Recently, National Geographic published an editorial owning up to the magazine’s long history of racially insensitive coverage. In January, the Cleveland Indians baseball team announced that they would abandon their racially insensitive Chief Wahoo logo from 2019.

While these are just small steps, that on the surface, appear to do little to change the pernicious nature of structural racism, they do demonstrate a laudable willingness to listen and change which The Simpsons did not have.

Instead, the writers chose to bury their heads in the sand, and wish the controversy away.

Why Apu Ruined The Simpsons For Me

It’s easy to dismiss critique of Apu as another example of the excesses of Generation Woke™. The Simpsons is, after all, just a cartoon, as so many keyboard warriors are no doubt about to tell me in the comments section. But representation of minorities matters, because it shapes how dominant cultures understand and relate to them.

Like the actors and comedians Kondabolu interviews in his film, I can’t shake off the feeling of discomfort and alienation Apu engenders. As a person of colour, you grow up with a constant, simmering sense of your own otherness. For me, Apu made that sense of otherness all the more real.

While the show does flesh out the character to some extent over its 29 seasons and counting, the thing that sticks is Apu’s inauthentic accent, his trademark catchphrase ‘Thank you, come again’, his quaint, silly foreign-ness. As Kondabolu describes it, Apu’s accent is like “a white guy doing an impression of a white guy making fun of my father”.

It’s worth noting that in the early 2000s, Apu was probably the only ‘Indian’ person on mainstream TV — Raj Koothrapalli, The Big Bang Theory’s socially awkward science geek, wouldn’t appear for a few more years. At the time, The Simpsons was huge, and for so many of my generation, is still conjures up fond childhood memories.

When your classmates’ only exposure to an Indian person is a crude caricature, your family and heritage can very quickly become the butt of a joke, and a source of cheap laughs. And often, people who are conditioned not to question their favourite shows struggle to see why you’re not laughing with them.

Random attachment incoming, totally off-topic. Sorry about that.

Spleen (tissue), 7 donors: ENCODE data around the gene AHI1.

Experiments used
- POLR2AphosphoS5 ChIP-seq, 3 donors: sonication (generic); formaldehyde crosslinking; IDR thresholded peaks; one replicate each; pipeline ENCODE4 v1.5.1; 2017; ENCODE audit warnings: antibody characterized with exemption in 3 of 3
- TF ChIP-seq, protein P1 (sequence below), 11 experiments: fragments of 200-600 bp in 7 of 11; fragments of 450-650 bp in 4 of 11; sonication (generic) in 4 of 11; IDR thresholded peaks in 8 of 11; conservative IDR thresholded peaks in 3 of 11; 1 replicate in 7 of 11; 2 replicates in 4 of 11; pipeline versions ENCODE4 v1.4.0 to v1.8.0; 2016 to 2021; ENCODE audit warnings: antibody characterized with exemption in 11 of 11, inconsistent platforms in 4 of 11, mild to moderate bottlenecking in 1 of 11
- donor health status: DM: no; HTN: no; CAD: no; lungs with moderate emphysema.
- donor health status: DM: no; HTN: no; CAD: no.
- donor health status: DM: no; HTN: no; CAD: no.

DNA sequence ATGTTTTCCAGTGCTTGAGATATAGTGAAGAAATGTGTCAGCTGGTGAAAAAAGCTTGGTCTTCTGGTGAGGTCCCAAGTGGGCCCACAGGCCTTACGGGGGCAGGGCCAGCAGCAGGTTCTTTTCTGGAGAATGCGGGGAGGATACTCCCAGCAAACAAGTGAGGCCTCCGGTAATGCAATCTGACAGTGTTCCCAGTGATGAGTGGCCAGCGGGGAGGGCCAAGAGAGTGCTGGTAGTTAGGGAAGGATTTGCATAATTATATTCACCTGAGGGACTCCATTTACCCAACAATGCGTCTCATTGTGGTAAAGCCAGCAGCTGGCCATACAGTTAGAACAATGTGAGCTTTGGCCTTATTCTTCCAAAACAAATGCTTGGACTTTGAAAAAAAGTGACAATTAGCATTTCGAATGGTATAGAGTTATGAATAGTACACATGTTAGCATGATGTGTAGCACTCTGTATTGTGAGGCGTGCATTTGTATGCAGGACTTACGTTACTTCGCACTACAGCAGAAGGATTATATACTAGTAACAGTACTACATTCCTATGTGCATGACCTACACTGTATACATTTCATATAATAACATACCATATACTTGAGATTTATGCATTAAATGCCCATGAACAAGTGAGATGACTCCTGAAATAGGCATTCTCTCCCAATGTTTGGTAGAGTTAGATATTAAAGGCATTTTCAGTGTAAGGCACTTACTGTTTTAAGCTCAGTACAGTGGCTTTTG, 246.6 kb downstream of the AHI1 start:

But at the end of the day, it’s really tiring explaining to people that none of your relatives talk like that, that Apu’s last name, ‘Nahasapeemapetilon’, is just a curious hodgepodge of consonants that sounds like no Indian name in existence, and how your relatives are actually doctors and engineers who do not all work at 7/11. And so, the stereotype sticks.

For most fans, Apu is just an irrelevant supporting character. But he remains my strongest memory of the show, and the lens through which my relationship with it is coloured. While so many of my peers look back on The Simpsons with warm, fuzzy nostalgia, my feelings toward it have always been complicated by a sense that just maybe, it wasn’t for me.

Thankfully though, the tide is turning. In recent years, comedians like Aziz Ansari and Kumail Nunjiani have burst their way onto the screen bringing nuanced discussions of race, as well as depictions of South Asians just being regular, everyday people, a luxury previously only afforded to white characters. As more and more South Asians enter into cultural spaces, the power of Apu’s stereotype wanes.

Ultimately, this change in context demonstrates The Simpsons’ detachment from the cultural zeitgeist better than it’s now mediocre ratings ever could. Kondabolu’s film is about so much more than just Apu. Instead, it seeks to open up a bigger cultural conversation about how minority groups are represented on screen. Instead of engage with this, The Simpsons slammed the door shut, effectively telling us that the conversation won’t be happening in Springfield any time soon.

The Simpsons spent decades mocking us. Now, when confronted, the writers refused to listen.

But maybe to them, we’re all just Apus.

Kishor Napier-Raman is based in Sydney and sometimes writes stuff. He also tweets @kishor_nr